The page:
'Man on the Moon' — Collector's Edition

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'Man on the Moon' — Collector's Edition

Postby hoi.polloi on May 27th, 2016, 5:47 am

Recently came across this interesting book:

A picture chronology of man in space exploration
from moon cover.jpg


Published in 1969 by Galina, Inc. 8609 Northwest Plaza Dr., Dallas, Texas 75225

It seems the "Mars" hoax has always been long in the works, as the last page of the book shows:
from moon last page.jpg


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It is also interesting in the sense that it shows how poor printing quality (even if good by yesterday's standards) can serve to mask sloppy compositing. We have the contemporary record to compare with this old book. See any interesting differences? Bear in mind discrepancies might be attributed to "printing error".

from moon p5.jpg

Page 5

This one is interesting because of the various versions of this image that can be found online — black and white, grainy, less grainy — from its sequence. No, the Earth horizon is not wobbly because of a bent page. It is really that terrible.

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from moon p7.jpg

Page 7

Some modern versions to compare:
EdWhiteFirstAmericanSpacewalker.1965.ws.jpg

egress_2.jpg


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from moon p9.jpg

Page 9

It is hard to believe, after being so familiar with actual spheres and not artistic ones, that people bought these images as actual depictions of "the Earth from space". Look at the clouds and how they completely fail to wrap and/or follow an actual spherical shape. How were these images made?

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Also, please look at Page 19 (My scan of the book - LARGER VERSION about 7 megabytes)
from moon p19 small.jpg


This, to me, is a truly interesting comparison, in particular because it makes me ask what possessed the printers to mark up and distort the image with extremely sharp black splotches. Splotches that demonstrate very high quality printing quality on the smudges that betray an artificially low quality to the supposed photo. I guess this is all the company could acquire at the time? And they felt the need to add these lines for ... "clarity"? How odd.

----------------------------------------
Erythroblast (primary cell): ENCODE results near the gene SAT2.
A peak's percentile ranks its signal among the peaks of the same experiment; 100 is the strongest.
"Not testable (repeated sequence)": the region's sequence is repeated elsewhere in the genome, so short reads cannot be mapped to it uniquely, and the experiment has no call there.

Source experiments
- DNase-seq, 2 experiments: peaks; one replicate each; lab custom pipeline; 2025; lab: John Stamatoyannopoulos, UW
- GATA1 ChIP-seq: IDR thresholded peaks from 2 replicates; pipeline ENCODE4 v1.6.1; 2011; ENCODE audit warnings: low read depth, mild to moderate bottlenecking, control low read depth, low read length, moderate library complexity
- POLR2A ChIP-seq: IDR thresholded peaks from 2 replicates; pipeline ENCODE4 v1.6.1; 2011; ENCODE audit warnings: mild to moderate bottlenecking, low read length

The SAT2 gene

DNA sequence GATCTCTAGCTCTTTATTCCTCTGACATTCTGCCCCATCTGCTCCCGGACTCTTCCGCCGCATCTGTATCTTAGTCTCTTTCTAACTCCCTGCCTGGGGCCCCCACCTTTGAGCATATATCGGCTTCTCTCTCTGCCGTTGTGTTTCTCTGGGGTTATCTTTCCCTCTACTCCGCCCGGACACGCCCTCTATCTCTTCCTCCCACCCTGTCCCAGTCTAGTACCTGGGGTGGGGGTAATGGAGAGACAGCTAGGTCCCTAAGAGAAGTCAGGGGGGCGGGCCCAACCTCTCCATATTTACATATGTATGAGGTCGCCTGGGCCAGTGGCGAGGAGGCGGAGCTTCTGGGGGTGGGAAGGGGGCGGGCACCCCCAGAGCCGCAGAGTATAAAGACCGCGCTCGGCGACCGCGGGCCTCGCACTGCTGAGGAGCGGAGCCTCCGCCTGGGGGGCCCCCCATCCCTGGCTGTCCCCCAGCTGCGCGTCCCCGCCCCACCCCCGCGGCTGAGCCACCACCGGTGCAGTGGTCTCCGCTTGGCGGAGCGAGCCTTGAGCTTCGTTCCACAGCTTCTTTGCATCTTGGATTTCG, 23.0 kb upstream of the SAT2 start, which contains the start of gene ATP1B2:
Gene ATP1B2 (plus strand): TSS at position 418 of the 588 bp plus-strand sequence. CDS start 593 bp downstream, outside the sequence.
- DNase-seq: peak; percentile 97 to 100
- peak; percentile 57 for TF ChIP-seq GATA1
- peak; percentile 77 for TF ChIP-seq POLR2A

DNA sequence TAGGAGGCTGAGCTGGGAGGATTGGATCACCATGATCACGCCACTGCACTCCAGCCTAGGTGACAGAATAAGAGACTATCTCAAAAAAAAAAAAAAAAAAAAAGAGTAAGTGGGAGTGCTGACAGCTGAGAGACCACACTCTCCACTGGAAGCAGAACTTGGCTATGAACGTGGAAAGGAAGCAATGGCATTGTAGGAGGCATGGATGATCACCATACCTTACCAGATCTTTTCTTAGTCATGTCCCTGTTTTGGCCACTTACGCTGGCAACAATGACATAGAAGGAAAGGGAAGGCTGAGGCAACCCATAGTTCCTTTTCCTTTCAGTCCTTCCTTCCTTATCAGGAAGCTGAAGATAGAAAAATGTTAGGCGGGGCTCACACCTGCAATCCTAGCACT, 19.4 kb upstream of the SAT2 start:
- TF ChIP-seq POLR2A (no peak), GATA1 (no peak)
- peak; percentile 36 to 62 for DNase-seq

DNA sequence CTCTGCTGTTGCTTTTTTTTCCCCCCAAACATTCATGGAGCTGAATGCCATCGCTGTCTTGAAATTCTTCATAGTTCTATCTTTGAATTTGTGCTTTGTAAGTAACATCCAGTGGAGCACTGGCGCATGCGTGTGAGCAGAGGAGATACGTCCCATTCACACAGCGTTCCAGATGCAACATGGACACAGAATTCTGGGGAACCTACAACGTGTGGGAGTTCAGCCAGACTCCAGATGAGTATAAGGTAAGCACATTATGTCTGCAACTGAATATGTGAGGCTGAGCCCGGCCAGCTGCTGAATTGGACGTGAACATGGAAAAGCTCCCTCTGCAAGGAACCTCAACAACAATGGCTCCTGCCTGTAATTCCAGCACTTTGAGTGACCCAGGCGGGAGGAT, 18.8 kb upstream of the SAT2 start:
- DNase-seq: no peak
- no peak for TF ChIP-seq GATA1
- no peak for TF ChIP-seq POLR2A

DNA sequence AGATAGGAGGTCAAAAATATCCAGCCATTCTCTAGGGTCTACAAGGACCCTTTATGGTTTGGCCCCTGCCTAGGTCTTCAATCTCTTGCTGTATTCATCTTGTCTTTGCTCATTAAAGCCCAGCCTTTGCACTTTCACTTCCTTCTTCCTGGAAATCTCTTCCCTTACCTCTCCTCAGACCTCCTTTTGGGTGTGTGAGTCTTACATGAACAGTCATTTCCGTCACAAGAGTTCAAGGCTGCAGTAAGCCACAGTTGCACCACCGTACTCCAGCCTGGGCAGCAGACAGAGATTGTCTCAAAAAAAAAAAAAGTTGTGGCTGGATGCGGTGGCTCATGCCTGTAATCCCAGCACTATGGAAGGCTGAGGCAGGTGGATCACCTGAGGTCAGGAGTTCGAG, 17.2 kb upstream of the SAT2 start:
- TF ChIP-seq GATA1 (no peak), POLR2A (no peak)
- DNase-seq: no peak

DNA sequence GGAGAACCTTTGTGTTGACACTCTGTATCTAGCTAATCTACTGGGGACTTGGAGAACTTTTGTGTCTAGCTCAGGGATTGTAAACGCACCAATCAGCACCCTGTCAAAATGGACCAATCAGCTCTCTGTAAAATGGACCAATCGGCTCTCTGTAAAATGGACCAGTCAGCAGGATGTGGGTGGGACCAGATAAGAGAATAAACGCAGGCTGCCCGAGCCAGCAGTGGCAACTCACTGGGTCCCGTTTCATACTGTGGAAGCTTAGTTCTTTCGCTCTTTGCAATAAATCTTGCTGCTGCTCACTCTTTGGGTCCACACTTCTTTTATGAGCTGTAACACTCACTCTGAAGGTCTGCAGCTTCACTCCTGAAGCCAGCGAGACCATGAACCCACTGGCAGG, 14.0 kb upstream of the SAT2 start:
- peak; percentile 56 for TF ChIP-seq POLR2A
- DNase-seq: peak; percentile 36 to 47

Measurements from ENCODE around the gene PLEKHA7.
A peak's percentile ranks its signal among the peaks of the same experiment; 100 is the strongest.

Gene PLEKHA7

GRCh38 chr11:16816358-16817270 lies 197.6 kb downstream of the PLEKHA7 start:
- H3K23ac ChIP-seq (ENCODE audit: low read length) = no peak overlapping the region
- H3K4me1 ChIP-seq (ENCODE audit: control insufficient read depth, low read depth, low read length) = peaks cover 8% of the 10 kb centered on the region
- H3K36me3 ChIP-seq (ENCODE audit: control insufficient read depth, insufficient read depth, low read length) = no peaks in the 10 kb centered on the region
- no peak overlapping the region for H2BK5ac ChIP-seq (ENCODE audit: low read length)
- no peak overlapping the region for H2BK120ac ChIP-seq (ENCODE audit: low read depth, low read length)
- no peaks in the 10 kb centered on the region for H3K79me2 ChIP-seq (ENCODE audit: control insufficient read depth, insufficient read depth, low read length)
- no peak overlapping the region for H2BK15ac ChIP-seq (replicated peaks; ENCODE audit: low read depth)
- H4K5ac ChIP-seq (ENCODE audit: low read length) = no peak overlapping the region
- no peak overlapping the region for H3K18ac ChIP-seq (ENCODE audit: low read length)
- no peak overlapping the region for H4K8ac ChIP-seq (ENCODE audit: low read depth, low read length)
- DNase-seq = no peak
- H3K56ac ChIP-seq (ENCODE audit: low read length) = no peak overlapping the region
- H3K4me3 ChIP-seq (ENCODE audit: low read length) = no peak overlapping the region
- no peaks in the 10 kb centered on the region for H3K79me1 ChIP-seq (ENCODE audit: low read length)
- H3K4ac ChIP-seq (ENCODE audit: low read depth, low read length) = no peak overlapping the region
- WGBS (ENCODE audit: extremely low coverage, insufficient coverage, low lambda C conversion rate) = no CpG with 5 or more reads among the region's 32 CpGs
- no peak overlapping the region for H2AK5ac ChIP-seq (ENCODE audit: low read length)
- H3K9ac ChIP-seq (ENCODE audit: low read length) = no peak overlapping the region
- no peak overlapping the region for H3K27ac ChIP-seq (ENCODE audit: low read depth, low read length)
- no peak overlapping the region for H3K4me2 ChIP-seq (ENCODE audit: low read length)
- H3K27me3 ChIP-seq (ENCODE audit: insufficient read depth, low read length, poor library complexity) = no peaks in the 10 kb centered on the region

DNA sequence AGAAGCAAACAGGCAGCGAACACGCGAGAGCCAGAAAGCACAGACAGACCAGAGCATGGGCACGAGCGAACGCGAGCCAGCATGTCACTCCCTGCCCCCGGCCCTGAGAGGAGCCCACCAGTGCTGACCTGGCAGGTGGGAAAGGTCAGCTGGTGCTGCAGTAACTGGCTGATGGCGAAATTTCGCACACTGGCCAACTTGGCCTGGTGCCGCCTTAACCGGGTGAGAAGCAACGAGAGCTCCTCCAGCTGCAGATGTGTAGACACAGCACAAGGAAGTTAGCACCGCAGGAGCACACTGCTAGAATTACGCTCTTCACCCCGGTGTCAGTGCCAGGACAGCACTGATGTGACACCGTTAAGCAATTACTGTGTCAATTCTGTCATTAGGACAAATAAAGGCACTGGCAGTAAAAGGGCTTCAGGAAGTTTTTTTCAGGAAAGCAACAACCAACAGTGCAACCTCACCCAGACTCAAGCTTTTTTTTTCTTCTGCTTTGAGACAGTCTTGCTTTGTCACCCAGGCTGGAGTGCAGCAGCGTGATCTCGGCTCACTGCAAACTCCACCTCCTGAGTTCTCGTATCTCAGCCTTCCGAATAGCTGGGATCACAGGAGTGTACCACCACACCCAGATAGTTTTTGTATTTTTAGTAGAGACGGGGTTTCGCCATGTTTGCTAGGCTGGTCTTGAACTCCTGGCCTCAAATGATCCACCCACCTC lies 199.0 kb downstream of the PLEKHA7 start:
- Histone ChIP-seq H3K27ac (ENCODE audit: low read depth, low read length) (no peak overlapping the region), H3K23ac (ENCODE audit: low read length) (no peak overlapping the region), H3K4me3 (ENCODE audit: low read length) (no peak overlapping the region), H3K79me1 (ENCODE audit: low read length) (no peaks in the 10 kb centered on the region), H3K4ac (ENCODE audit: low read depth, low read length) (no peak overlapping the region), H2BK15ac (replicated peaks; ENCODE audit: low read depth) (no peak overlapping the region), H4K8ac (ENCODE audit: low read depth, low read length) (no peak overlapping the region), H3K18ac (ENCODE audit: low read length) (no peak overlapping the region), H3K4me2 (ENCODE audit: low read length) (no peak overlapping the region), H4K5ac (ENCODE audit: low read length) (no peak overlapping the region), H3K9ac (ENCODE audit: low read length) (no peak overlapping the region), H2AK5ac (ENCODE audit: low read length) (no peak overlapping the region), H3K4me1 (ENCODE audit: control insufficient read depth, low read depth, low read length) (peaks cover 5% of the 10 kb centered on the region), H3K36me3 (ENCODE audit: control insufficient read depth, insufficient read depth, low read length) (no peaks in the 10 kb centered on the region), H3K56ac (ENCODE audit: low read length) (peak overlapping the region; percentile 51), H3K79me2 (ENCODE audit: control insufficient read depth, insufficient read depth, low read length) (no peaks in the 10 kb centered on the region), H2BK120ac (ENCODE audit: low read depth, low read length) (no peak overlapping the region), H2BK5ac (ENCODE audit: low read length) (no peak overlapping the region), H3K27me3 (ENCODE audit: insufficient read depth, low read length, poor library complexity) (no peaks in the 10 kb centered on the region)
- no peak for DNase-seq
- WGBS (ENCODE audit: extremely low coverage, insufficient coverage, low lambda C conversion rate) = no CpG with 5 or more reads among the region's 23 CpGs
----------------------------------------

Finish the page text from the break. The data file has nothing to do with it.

And also, what process caused the printer to totally decimate the star of the show: that horizon line! It's ... atrocious. It's worse than a simplistic drawing of a circular Earth. Good thing they cleaned that all up this time:

And modern comparison (LARGER VERSION about 9 megabytes)
Gumdrop_Meets_Spider_-_GPN-2000-001100_smaller.jpg


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"The Finger Torque"

finger_torque_B.jpg

Original (from 1969 book)

finger_torque_A.jpg

Modern online version

What "printer error" of NASA's or of Galina Inc.'s causes white to become bright yellow, I wonder? Could it be something to do with the ink they used to add a shadow-like splotch on the "Finger Torque" sign?

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"The Porthole"

Two quite dramatic differences in quality between the print and the "original". What were these publishers up to, I wonder? And what is NASA up to now?

1969:
stronaught_old.jpg


New:
stronaught_new.jpg


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I will soon upload my scan but you can catch the larger modern version (called "Gumdrop Meets Spider") at Wickedpedia: https://upload.wikimedia.org/wikipedia/ ... 001100.jpg

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Clearly, if you look at these with any sort of discrimination, you can see the painterly qualities of this record. The "first American space walking" astronaut floating around with his umbilical cord looks smudged and painted. The Earth is a montage and pieced together in lieu of having a real photographic record of the boasted distances. The NASA artists were hard at work creating (and synchronizing) these images using hand tinting, hand painting, montage and other artistic techniques. A rather far cry from "photographic evidence" of the Apollo missions.

Of course, I will borrow a Simon-ism and suggest that you may chalk all this up to sloppiness and ineptitude if you want. It just seems a rather professional brand of it, if you ask me. If this is the kind of thing they were up to in the 1960's, I wonder what people with these sorts of habits might be doing now? And what might characterize their online presence?
hoi.polloi
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